All Posts tagged subacromial impingement

Shoulder Impingement – subacromial impingement

Dear Dr.Tucker
I enjoyed your helpful article in Dynamic Chiropractic on shoulder evaluation & scauplar positioning.
I am 60 yrs old and have practised 37 years. I am kyphotic and have worked hard in both diversified adjusting and forcing down the lever for distraction adjusting on Cox tables a long time now. After a couple firm jolts I now find myself with acromial impingement, MRI recently shows a small osteophyte subacromial with supra spinatus impingement. There is no calcification nor cuff tears.
An orthopedic friend suggested a scope cleaning. Im afraid of any sequela which would be low I think.
What muscles would you emphasize to work on to realign the scapula-glenoid complex?Your article specifies some,but am slightly confused.Thanks for any suggestions.
Dr. Tucker’s response: For years we were taught that the supraspinatus muscle strengthening exercise was the “empty can” or “full can”. Controversy exists about that maneuver in the literature.  I think a good rotator cuff exercise should produce the greatest supraspinatus activity while minimizing the deltoid activation. Theoretically, reducing deltoid activation decreases the upward shear of the humerus during arm elevation, which may be desirable when prescribing exercise to strengthen the suprapsinatus in impingement patients.  
In a study published in Medicine and Science and Sports and Exercise, subjects performed 5 isometric exercises in random order while measuring the EMG activity of the deltoid, supraspinatus, and infraspinatus. The exercises were: full can, empty can, prone elevation, elastic external rotation, and prone external rotation. The researchers noted that all exercises produced similar high levels of supraspinatus activity, while the full and empty can exercises also had higher levels of deltoid activity.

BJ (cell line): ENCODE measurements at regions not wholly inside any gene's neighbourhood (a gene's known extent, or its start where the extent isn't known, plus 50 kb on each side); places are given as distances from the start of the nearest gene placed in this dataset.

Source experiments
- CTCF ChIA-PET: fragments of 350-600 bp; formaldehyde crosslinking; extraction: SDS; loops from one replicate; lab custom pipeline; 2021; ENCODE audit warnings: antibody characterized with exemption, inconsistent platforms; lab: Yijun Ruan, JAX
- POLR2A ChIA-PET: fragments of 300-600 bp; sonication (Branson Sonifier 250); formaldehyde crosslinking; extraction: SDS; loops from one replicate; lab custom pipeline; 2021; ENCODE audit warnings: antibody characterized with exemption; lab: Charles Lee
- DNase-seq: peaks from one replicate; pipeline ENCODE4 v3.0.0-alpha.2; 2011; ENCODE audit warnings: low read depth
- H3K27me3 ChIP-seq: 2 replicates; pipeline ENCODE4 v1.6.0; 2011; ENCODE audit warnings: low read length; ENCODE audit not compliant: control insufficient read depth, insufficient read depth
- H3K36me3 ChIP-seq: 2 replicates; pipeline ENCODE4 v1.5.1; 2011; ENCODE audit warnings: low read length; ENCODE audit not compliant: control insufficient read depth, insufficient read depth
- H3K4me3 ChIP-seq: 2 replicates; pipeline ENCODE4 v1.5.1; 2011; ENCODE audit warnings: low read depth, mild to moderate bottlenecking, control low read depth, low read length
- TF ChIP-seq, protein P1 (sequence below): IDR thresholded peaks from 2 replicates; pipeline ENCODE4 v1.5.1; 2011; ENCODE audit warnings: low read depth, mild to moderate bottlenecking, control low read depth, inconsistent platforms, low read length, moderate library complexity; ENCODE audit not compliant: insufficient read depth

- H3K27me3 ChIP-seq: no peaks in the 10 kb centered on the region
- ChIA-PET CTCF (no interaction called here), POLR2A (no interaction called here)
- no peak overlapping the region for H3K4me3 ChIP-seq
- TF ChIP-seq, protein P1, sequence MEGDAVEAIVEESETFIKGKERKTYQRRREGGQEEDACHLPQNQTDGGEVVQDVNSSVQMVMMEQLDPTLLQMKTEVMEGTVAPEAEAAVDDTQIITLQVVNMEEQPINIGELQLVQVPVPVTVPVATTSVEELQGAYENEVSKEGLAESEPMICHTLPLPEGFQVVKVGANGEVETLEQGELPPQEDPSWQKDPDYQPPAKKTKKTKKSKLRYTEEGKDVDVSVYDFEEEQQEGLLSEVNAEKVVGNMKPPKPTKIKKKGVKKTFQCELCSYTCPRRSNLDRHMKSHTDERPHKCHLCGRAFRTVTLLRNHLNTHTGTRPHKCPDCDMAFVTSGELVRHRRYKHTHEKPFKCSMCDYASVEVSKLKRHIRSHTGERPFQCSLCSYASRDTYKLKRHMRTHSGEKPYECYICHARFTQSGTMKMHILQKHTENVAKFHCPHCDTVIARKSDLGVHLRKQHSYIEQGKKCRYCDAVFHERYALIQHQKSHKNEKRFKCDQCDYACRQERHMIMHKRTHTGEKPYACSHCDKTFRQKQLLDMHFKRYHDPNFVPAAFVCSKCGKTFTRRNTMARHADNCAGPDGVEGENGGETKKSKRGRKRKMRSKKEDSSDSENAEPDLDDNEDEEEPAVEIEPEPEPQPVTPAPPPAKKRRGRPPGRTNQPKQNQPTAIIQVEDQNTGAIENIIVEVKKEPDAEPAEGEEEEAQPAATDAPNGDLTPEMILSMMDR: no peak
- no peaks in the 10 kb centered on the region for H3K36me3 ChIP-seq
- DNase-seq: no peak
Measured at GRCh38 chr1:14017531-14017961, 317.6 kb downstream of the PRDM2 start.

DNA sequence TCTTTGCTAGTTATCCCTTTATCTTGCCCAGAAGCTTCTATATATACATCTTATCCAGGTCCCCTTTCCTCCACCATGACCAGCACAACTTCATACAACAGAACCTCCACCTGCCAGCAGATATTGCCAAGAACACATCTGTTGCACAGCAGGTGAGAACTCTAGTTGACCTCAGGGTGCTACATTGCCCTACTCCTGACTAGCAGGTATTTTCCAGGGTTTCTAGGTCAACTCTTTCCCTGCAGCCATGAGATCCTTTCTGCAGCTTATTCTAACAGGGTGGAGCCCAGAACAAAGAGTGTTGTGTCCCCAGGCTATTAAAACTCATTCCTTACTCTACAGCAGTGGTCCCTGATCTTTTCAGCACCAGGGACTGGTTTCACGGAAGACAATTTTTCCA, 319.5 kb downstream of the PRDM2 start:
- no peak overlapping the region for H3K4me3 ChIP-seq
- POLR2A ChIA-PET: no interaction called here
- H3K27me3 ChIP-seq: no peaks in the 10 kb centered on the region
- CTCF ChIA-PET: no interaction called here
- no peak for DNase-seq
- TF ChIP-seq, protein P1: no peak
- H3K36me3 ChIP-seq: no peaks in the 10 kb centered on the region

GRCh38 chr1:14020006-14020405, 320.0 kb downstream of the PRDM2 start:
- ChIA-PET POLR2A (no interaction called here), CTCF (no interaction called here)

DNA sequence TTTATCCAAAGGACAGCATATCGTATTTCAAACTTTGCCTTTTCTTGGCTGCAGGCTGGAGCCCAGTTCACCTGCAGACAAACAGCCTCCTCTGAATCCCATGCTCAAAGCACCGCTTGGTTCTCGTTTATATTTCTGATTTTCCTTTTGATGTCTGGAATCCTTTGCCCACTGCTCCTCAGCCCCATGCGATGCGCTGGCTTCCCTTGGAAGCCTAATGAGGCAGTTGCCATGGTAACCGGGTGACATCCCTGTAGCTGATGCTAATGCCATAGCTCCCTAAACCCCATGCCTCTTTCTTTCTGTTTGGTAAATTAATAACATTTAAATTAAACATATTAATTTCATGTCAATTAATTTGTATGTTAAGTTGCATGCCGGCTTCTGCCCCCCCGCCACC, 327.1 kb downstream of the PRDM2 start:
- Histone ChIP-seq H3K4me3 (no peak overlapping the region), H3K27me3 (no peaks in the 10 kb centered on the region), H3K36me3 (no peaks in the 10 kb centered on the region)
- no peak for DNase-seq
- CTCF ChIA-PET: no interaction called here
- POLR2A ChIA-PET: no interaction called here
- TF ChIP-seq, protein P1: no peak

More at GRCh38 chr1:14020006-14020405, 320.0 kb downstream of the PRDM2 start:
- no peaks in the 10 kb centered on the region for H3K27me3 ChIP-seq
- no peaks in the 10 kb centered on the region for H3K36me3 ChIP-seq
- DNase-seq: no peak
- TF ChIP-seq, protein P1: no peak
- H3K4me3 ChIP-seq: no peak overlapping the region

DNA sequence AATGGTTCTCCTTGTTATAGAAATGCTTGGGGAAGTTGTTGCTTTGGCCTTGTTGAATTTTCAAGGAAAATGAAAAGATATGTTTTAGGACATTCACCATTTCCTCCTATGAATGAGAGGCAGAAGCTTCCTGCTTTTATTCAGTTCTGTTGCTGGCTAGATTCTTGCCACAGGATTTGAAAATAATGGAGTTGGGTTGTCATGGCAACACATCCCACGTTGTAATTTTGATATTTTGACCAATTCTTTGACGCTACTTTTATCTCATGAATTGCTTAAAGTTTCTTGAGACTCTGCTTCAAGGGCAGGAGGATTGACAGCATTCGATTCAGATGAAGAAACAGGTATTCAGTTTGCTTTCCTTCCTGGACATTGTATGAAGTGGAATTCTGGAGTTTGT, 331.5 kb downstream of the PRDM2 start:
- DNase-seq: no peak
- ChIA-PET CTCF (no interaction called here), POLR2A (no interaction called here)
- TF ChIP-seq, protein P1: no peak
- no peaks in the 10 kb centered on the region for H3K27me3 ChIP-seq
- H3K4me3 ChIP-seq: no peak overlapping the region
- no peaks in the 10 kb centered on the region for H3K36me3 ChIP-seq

The researchers concluded that shoulder external rotation at 0° of abduction with an elastic band and prone external  rotation were preferable exercises for the supraspinatus. While the full- and empty-can exercises are traditionally favored to isolate the supraspinatus, the authors noted that elastic external rotation and prone external rotation did not activate the deltoid at high levels compared to the full- and empty-can exercises. In addition, the exercises also exhibited high levels of infraspinatus activation.
In summary, clinicians should consider using Thera-Band® exercise bands for resisted external rotation and isotonic prone shoulder external rotation exercises because they preferentially activate the supraspinatus and infraspinatus without activating the deltoid, which may be more beneficial for patients with impingement.
Reference: Boettcher CE, Ginn KA, Cathers I. Which is the optimal exercise to strengthen supraspinatus? Med Sci Sports Exerc. 2009;41(11):1979-83.  
If you are not sure how to perform these exercises, google the name of each one and you will get photos; or go to the theraband website for photos. I would be diligent in performing these exercises every other day, beginning with 3 sets of 10, progress to 3 sets of 20. Try it for 5-6 weeks before making any surgical decisions.  Good luck, Jeff